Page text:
Asia Economy

Australia's central bank warns of inflation risks, pain ahead for households

Sydney city skyline, New South Wales, Australia.
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The head of Australia's central bank on Wednesday pledged to do whatever is necessary to bring inflation back to target, warning that risks to inflation are on the upside and households should brace for the pain ahead.

Appearing before lawmakers, Reserve Bank of Australia Governor Philip Lowe said inflation expectations were well anchored for now, but that cannot be taken for granted and entrenched inflation would lead to higher interest rates and unemployment.

The RBA has projected headline inflation to return to the top of the bank's target of 2%-3% by mid-2025, a slower path than many other economies as Lowe wants to preserve strong gains in the labor market.

"Mid-2025 is pressing the length of time we can reasonably take, because if we take longer than that, people may reasonably say: 'Are you serious about the inflation target?' I want to reassure you we're serious," said Lowe.

"The risk to inflation is to the upside and we need to be attentive to that."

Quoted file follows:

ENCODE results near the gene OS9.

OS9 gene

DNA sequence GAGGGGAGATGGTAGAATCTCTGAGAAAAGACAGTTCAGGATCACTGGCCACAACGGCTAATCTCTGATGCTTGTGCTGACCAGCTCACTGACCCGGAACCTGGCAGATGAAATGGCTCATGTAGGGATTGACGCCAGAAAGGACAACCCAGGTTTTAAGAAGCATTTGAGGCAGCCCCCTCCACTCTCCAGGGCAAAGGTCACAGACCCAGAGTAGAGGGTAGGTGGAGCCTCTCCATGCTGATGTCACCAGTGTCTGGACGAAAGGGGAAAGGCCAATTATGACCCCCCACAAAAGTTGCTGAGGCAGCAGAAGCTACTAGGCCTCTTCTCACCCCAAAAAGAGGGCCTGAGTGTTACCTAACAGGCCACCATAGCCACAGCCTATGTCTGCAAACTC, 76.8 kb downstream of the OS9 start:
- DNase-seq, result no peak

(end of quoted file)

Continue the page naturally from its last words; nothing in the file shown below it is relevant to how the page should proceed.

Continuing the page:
Services price inflation could remain elevated due to high unit labor costs if productivity growth failed to pick up, warned Lowe, adding that there are also uncertainties about the slowdown in household spending and the global economy.

Australia's budget is focused on alleviating cost of living pressures, says industry body
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The RBA has already raised interest rates by a whopping 375 basis points since May last year to an 11-year high of 3.85%. It has warned that more rate rises may be required to bring inflation back to target.

Lowe said success in the inflation fight is not guaranteed, and "it's going to be painful for a while yet" for Australian households.

"We won't be declaring victory until victory is achieved."

Markets see the RBA holding rates steady next month, but there is a sizeable chance of another quarter-point hike in August or September, and rates are expected to stay elevated for the rest of the year.

Economic data over the past month has been on the soft side. Retail sales were flat in April as consumers cut back spending on food and dining out, while quarterly gains in wages missed forecasts and a red-hot labor market showed signs of cooling.